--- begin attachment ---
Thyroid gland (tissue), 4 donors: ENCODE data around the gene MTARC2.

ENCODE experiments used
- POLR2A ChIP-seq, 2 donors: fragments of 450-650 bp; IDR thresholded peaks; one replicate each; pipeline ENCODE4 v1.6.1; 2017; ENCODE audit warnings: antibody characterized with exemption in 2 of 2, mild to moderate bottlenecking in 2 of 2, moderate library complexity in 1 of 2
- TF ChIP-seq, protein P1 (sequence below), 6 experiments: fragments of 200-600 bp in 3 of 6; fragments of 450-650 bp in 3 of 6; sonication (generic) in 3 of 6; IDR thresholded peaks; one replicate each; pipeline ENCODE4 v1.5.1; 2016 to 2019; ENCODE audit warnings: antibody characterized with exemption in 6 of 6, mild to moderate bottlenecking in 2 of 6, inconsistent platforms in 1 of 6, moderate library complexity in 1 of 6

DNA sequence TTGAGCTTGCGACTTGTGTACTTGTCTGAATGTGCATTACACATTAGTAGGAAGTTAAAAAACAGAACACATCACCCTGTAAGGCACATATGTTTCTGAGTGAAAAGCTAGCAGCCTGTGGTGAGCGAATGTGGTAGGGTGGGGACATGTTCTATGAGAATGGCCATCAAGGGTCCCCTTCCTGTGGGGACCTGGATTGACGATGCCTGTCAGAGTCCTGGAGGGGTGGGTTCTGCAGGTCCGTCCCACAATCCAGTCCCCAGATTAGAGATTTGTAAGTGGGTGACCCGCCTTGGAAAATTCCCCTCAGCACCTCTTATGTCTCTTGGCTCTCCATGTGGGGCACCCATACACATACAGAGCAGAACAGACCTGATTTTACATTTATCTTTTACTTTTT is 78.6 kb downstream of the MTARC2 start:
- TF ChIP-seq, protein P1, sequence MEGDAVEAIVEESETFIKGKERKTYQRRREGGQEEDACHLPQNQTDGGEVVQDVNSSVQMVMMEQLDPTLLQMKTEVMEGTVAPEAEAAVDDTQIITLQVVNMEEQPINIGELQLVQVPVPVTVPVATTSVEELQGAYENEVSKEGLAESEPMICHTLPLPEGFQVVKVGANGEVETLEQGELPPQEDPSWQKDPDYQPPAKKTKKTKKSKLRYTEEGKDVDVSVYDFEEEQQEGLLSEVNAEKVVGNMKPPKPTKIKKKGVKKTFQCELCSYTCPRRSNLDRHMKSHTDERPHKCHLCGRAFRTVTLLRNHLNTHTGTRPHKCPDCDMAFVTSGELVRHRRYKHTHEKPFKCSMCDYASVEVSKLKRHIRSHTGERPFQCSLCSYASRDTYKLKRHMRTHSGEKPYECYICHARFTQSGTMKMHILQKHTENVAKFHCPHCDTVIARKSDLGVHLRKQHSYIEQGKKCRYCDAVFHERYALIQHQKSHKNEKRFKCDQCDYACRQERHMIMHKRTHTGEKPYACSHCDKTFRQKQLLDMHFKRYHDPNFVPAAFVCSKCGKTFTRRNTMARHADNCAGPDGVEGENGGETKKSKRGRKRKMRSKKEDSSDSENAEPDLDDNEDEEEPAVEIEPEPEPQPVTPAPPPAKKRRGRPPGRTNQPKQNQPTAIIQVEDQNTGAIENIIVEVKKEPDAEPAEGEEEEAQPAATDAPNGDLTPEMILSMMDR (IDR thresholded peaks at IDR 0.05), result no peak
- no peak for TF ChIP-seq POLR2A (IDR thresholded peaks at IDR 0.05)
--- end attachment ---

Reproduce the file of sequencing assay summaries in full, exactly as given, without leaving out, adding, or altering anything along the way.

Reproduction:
Thyroid gland (tissue), 4 donors: ENCODE data around the gene MTARC2.

ENCODE experiments used
- POLR2A ChIP-seq, 2 donors: fragments of 450-650 bp; IDR thresholded peaks; one replicate each; pipeline ENCODE4 v1.6.1; 2017; ENCODE audit warnings: antibody characterized with exemption in 2 of 2, mild to moderate bottlenecking in 2 of 2, moderate library complexity in 1 of 2
- TF ChIP-seq, protein P1 (sequence below), 6 experiments: fragments of 200-600 bp in 3 of 6; fragments of 450-650 bp in 3 of 6; sonication (generic) in 3 of 6; IDR thresholded peaks; one replicate each; pipeline ENCODE4 v1.5.1; 2016 to 2019; ENCODE audit warnings: antibody characterized with exemption in 6 of 6, mild to moderate bottlenecking in 2 of 6, inconsistent platforms in 1 of 6, moderate library complexity in 1 of 6

DNA sequence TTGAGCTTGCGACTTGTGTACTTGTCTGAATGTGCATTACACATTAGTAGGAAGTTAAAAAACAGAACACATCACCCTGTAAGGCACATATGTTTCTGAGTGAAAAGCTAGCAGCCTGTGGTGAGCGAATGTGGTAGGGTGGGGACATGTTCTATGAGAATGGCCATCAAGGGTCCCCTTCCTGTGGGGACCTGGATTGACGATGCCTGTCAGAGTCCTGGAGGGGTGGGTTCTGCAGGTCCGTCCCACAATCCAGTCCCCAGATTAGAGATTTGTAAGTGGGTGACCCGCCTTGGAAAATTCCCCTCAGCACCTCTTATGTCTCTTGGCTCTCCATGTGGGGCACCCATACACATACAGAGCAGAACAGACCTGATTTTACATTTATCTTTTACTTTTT is 78.6 kb downstream of the MTARC2 start:
- TF ChIP-seq, protein P1, sequence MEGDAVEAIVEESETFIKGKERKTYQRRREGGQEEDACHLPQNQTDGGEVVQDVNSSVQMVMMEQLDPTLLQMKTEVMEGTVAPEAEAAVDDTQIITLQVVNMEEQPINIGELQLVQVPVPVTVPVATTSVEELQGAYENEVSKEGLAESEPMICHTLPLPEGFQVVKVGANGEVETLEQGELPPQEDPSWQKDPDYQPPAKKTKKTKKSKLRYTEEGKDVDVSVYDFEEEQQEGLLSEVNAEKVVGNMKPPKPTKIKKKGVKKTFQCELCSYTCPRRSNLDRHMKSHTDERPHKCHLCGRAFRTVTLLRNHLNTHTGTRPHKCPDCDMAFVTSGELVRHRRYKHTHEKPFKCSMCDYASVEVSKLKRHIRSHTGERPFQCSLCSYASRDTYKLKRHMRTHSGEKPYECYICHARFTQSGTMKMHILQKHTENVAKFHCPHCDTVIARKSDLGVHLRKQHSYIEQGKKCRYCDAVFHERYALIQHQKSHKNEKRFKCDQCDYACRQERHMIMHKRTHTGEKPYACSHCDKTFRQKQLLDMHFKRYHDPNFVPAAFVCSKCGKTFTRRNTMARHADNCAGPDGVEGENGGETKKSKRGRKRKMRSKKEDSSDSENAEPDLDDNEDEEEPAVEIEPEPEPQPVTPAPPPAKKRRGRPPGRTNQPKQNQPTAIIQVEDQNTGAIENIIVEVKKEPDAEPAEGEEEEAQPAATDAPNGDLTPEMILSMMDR (IDR thresholded peaks at IDR 0.05), result no peak
- no peak for TF ChIP-seq POLR2A (IDR thresholded peaks at IDR 0.05)